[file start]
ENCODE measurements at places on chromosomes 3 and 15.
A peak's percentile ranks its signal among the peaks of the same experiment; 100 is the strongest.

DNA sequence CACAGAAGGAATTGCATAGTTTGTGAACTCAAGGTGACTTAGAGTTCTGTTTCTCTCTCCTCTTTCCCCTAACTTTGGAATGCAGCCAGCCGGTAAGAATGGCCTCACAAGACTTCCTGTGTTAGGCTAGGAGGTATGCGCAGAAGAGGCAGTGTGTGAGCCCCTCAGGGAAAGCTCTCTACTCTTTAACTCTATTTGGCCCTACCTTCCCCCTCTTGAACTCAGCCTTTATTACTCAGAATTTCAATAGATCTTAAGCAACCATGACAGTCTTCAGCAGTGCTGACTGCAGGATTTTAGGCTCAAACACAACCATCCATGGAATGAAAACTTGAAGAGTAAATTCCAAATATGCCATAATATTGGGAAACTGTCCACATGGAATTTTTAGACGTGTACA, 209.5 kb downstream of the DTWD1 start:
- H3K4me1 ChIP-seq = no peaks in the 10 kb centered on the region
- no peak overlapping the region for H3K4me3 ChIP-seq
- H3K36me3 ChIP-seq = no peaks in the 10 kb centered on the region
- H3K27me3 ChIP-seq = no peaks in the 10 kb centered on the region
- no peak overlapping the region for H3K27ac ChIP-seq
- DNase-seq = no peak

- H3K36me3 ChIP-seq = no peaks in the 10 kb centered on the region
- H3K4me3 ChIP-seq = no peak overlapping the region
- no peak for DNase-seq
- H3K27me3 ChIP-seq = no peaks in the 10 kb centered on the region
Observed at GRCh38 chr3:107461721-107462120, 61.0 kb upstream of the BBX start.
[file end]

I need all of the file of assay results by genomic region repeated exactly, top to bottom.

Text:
ENCODE measurements at places on chromosomes 3 and 15.
A peak's percentile ranks its signal among the peaks of the same experiment; 100 is the strongest.

DNA sequence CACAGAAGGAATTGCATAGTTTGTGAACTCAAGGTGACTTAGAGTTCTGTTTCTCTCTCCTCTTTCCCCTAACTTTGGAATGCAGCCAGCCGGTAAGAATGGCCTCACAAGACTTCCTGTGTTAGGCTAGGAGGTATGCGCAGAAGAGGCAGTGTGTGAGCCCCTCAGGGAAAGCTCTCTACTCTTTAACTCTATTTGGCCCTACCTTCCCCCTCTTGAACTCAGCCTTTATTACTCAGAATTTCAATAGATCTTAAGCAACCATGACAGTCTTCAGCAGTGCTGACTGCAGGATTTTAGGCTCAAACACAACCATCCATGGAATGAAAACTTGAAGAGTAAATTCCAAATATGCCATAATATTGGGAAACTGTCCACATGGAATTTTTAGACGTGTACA, 209.5 kb downstream of the DTWD1 start:
- H3K4me1 ChIP-seq = no peaks in the 10 kb centered on the region
- no peak overlapping the region for H3K4me3 ChIP-seq
- H3K36me3 ChIP-seq = no peaks in the 10 kb centered on the region
- H3K27me3 ChIP-seq = no peaks in the 10 kb centered on the region
- no peak overlapping the region for H3K27ac ChIP-seq
- DNase-seq = no peak

- H3K36me3 ChIP-seq = no peaks in the 10 kb centered on the region
- H3K4me3 ChIP-seq = no peak overlapping the region
- no peak for DNase-seq
- H3K27me3 ChIP-seq = no peaks in the 10 kb centered on the region
Observed at GRCh38 chr3:107461721-107462120, 61.0 kb upstream of the BBX start.